California is considered to have some of the most consumer-friendly privacy laws. It requires companies that operate in the state to post a particular notice about how they respond to consumers’ Internet browser’s requests to not be tracked with digital cookies. It also allows children under 18 years old to have their personal information deleted from social media networks.

But Florida, he said, is slightly less progressive in this area. For example, the state data breach law considers an information leak to be a “data breach” if the information was electronic. That doesn’t account for information on paper, such as paper forms filled out.

The post Florida push to become #bigger player in #cybersecurity comes amid #tough #competition appeared first on National Cyber Security Ventures.

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Callers: time to get tough on hackers

Source: National Cyber Security – Produced By Gregory Evans

The latest round of sensitive security details released by hackers had callers to the Greg Beflrage Show up in arms on Thursday. “There was once upon a time we used to call this treason, and they were drawn and quartered …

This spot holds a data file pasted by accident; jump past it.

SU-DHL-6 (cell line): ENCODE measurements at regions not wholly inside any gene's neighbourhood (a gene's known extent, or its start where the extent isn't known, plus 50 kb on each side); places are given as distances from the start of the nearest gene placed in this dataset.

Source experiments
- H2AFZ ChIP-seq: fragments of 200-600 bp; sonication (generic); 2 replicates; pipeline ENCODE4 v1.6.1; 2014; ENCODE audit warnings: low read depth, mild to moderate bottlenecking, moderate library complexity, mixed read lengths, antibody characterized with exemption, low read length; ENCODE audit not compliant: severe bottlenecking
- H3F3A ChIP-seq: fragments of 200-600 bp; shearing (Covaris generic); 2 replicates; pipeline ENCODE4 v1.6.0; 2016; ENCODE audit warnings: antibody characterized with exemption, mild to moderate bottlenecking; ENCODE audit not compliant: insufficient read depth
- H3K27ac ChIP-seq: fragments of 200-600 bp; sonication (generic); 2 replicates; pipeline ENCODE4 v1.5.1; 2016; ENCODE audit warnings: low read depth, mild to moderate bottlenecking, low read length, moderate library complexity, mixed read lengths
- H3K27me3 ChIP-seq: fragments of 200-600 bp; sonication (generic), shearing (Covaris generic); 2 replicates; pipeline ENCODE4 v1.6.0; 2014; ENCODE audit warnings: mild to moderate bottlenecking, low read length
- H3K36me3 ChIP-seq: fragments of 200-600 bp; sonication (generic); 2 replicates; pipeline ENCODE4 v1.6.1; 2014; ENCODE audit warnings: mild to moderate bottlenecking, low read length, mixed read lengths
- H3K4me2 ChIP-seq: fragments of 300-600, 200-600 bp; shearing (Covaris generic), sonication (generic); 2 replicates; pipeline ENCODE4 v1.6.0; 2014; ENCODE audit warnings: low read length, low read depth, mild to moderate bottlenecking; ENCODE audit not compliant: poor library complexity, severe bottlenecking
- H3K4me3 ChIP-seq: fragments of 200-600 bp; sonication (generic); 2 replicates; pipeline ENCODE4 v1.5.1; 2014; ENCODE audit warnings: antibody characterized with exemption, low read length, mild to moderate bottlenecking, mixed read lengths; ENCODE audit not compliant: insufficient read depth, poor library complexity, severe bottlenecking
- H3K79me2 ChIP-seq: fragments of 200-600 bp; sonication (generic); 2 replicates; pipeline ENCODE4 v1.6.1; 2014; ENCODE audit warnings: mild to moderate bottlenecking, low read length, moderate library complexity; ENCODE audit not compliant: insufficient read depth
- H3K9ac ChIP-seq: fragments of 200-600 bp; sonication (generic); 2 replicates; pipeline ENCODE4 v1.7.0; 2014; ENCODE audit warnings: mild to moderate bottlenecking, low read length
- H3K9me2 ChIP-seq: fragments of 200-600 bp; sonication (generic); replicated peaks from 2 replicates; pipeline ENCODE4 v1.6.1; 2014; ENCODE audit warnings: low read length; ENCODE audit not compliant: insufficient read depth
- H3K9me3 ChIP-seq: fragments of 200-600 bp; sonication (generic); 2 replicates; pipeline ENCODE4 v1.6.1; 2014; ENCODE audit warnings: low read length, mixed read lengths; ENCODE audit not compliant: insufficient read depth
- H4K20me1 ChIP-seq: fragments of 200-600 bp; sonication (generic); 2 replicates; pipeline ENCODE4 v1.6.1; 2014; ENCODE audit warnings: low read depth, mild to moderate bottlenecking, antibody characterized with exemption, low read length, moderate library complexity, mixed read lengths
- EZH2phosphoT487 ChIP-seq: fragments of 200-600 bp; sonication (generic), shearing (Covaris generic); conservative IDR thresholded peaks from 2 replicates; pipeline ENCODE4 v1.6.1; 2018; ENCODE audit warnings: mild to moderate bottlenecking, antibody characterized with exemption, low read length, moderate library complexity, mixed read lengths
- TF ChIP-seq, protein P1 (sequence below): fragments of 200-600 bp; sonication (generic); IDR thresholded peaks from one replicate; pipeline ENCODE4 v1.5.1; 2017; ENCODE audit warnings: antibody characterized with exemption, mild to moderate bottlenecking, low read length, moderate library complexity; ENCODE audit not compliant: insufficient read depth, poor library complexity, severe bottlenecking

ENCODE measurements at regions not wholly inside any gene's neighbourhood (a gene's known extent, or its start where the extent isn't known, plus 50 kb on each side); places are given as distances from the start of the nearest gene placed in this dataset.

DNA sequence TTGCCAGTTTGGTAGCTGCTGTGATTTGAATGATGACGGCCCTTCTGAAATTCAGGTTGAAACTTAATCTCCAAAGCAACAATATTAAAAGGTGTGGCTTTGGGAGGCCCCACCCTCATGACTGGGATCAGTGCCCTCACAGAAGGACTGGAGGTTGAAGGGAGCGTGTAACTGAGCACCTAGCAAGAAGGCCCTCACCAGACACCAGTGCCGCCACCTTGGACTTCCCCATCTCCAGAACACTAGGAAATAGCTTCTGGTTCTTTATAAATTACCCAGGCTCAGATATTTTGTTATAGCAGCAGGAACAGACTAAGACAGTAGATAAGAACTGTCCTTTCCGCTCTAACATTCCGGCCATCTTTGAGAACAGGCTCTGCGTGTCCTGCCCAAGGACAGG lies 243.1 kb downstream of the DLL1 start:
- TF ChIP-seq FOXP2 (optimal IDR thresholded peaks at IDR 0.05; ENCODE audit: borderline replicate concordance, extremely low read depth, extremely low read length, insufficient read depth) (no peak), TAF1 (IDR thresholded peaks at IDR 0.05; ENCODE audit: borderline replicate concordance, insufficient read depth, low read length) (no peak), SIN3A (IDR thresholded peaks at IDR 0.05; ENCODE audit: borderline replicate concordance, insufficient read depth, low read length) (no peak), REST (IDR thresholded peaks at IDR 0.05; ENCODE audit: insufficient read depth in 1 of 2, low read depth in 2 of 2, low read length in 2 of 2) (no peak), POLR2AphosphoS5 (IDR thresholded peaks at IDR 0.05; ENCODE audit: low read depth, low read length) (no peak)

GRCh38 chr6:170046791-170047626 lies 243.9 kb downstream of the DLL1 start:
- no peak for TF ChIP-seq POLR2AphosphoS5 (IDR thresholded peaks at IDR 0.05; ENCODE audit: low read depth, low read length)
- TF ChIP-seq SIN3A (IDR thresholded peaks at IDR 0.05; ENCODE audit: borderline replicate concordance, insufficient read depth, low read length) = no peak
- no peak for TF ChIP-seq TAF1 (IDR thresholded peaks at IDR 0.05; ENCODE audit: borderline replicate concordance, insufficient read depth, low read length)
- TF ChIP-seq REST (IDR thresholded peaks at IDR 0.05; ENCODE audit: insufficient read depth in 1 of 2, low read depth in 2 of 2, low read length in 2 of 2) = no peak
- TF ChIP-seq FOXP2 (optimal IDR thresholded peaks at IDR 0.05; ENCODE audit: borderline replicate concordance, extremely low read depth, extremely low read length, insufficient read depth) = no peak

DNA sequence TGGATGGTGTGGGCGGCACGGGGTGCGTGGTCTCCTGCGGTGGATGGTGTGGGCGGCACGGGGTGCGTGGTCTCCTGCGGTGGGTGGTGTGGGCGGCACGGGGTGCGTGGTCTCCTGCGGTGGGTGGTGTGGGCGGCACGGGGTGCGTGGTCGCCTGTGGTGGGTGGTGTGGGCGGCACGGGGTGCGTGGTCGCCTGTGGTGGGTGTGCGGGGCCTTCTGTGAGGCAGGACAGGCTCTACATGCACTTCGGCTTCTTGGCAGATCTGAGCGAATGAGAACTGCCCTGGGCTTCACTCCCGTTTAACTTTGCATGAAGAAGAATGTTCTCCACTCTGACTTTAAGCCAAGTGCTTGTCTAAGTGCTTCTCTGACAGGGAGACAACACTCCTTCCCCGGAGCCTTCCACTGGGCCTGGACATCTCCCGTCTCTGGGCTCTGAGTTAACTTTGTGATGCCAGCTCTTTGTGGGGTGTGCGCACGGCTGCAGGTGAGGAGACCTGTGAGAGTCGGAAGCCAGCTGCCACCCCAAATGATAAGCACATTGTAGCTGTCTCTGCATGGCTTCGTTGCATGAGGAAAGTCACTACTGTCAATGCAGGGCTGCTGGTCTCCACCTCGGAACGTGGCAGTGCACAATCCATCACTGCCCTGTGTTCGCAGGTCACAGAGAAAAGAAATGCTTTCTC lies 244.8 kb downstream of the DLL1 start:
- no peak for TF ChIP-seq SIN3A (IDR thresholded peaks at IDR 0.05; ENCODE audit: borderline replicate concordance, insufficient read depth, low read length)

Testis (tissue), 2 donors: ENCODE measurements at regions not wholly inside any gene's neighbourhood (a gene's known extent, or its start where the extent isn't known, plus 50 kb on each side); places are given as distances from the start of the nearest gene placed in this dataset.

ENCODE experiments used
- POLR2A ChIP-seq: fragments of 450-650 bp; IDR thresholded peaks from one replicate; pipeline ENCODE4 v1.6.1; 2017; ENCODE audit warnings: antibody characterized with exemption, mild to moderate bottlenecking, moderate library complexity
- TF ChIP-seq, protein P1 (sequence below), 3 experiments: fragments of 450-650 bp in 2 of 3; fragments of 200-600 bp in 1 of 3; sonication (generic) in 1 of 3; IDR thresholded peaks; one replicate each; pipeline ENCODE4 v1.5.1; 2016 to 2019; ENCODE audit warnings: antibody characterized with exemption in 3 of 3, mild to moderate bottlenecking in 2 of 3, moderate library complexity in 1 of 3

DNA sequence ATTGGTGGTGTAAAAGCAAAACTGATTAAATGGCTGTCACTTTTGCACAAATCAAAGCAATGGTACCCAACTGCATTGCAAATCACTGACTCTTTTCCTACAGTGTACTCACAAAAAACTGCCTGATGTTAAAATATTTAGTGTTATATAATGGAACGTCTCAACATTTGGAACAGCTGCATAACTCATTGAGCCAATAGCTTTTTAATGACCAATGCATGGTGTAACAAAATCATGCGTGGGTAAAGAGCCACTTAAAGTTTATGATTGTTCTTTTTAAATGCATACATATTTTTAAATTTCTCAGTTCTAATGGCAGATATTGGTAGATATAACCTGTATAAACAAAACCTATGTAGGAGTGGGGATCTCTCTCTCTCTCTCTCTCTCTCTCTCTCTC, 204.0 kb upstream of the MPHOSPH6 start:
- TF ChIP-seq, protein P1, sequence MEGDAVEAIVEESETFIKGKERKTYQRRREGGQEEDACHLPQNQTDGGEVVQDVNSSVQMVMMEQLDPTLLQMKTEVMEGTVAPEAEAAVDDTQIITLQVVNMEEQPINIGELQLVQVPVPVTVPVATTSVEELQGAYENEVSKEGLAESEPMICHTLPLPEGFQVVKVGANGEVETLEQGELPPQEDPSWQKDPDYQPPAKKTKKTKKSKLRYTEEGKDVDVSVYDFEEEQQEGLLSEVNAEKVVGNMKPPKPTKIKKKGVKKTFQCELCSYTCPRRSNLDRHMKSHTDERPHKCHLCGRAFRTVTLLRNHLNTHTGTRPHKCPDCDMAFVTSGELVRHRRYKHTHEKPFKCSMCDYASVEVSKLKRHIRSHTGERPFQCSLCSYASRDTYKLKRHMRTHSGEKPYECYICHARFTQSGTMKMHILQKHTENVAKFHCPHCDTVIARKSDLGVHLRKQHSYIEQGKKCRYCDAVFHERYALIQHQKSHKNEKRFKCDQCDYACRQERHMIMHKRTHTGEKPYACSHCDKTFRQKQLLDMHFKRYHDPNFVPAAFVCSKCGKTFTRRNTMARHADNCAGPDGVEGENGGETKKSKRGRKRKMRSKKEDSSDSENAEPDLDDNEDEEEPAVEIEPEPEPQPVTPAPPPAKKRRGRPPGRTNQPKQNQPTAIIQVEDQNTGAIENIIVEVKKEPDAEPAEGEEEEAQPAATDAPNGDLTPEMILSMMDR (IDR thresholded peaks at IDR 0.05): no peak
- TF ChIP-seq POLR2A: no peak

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Q&A With Paul Tough: Environment Matters for Student Success – Education Week

Paul Tough, author of Helping Children Succeed: What Works and Why, discusses the role environment plays in fostering students’ noncognitive skills.

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Tough Penalties for Bullying Ineffective; Broader Approach Needed, Report Says – Rules for Engagement – Education Week

A committee assembled by the National Academies of Sciences, Engineering, and Medicine found that tough penalties for bullying may dissuade victims from reporting it, and that the programs at the center of much bullying prevention research are only modestly effective.

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The post Tough Penalties for Bullying Ineffective; Broader Approach Needed, Report Says – Rules for Engagement – Education Week appeared first on Parent Security Online.